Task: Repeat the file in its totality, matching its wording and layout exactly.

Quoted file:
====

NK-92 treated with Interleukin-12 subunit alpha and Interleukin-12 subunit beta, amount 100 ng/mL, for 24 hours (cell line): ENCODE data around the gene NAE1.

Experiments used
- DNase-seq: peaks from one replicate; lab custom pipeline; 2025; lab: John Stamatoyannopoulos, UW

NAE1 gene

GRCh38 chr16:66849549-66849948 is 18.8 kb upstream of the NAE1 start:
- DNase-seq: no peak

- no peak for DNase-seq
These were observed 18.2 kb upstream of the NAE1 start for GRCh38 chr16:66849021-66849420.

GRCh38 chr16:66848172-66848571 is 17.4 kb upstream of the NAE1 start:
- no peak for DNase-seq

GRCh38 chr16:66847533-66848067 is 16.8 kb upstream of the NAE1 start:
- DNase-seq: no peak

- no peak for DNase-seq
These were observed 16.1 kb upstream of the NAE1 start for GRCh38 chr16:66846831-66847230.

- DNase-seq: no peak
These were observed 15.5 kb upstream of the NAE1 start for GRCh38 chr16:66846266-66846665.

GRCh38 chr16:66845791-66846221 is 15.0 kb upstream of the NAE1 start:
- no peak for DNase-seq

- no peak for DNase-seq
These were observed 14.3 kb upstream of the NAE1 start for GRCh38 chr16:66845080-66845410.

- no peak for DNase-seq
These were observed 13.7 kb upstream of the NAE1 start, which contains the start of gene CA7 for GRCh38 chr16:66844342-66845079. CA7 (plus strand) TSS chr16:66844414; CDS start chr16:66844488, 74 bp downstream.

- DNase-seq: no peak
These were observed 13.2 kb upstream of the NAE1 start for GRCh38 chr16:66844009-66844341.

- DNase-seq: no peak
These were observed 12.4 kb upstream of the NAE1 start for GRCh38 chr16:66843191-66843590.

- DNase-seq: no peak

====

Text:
NK-92 treated with Interleukin-12 subunit alpha and Interleukin-12 subunit beta, amount 100 ng/mL, for 24 hours (cell line): ENCODE data around the gene NAE1.

Experiments used
- DNase-seq: peaks from one replicate; lab custom pipeline; 2025; lab: John Stamatoyannopoulos, UW

NAE1 gene

GRCh38 chr16:66849549-66849948 is 18.8 kb upstream of the NAE1 start:
- DNase-seq: no peak

- no peak for DNase-seq
These were observed 18.2 kb upstream of the NAE1 start for GRCh38 chr16:66849021-66849420.

GRCh38 chr16:66848172-66848571 is 17.4 kb upstream of the NAE1 start:
- no peak for DNase-seq

GRCh38 chr16:66847533-66848067 is 16.8 kb upstream of the NAE1 start:
- DNase-seq: no peak

- no peak for DNase-seq
These were observed 16.1 kb upstream of the NAE1 start for GRCh38 chr16:66846831-66847230.

- DNase-seq: no peak
These were observed 15.5 kb upstream of the NAE1 start for GRCh38 chr16:66846266-66846665.

GRCh38 chr16:66845791-66846221 is 15.0 kb upstream of the NAE1 start:
- no peak for DNase-seq

- no peak for DNase-seq
These were observed 14.3 kb upstream of the NAE1 start for GRCh38 chr16:66845080-66845410.

- no peak for DNase-seq
These were observed 13.7 kb upstream of the NAE1 start, which contains the start of gene CA7 for GRCh38 chr16:66844342-66845079. CA7 (plus strand) TSS chr16:66844414; CDS start chr16:66844488, 74 bp downstream.

- DNase-seq: no peak
These were observed 13.2 kb upstream of the NAE1 start for GRCh38 chr16:66844009-66844341.

- DNase-seq: no peak
These were observed 12.4 kb upstream of the NAE1 start for GRCh38 chr16:66843191-66843590.

- DNase-seq: no peak